A conflict involving nuclear weapons would cause mass humanitarian and environmental devastation. As long as nuclear weapons exist, this threat will persist.
In Australia and the Marshall Islands, British and American nuclear weapons testing has left a legacy of cancer and birth defects in Indigenous communities. We know the effects of dropping just one nuclear bomb on a city because of the US bombings of Hiroshima and Nagasaki in 1945. In Hiroshima alone, around 140,000 people were killed within a few hours of the bomb being dropped, with tens of thousands more dying later from the effects of radiation sickness, burns and other injuries.
There are nearly 15,000 nuclear weapons in the world right now, most of them considerably more powerful than the bombs dropped on Japan in 1945. Studies show that even a “limited” nuclear war, fought with 100 Hiroshima-sized nuclear weapons, would cause a sharp drop in global temperatures and rainfall lasting years. This would make food production impossible in some regions, leading to a global famine which could put two billion people at risk of starvation.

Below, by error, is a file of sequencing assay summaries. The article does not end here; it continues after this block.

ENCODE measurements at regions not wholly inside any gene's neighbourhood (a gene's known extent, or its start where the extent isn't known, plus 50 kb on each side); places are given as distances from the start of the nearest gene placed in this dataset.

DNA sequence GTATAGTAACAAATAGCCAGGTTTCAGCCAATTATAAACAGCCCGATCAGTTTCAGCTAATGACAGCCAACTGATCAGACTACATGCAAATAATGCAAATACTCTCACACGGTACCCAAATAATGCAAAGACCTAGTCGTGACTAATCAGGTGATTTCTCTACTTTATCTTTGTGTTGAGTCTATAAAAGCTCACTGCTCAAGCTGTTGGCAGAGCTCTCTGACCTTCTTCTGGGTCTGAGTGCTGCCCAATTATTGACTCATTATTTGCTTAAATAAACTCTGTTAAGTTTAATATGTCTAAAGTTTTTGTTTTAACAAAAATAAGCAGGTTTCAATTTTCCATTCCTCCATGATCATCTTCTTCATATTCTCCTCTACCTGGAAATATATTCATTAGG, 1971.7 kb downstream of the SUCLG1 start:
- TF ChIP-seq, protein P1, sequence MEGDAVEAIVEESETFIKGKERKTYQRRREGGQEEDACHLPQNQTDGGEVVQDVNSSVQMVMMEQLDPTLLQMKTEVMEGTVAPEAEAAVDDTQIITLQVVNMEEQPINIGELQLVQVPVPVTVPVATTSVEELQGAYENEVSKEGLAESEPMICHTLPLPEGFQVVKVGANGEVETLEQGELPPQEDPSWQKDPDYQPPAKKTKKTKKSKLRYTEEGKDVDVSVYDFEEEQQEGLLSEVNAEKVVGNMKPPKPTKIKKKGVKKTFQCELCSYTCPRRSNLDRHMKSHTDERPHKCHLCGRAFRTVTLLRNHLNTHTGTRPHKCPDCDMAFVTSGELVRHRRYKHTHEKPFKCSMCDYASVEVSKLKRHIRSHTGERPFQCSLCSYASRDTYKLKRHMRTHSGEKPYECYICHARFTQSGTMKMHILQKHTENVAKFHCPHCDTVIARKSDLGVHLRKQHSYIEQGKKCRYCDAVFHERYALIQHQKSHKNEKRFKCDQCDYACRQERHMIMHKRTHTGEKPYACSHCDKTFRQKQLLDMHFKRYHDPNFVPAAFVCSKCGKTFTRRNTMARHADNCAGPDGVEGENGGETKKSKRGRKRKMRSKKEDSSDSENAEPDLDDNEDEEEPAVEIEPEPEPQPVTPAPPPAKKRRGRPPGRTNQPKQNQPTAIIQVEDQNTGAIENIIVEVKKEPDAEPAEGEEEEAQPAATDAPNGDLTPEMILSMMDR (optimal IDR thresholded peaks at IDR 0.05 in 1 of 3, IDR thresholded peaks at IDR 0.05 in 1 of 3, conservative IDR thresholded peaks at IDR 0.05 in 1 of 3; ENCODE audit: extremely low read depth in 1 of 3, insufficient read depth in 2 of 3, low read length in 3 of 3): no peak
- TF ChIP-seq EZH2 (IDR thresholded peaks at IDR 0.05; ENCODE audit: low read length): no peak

Scottish banks, pension funds and universities have a choice “either to contribute to the end of nuclear weapons, or to provide the financing that will allow nuclear weapons to end us” (Beatrice Fihn, ICAN Director).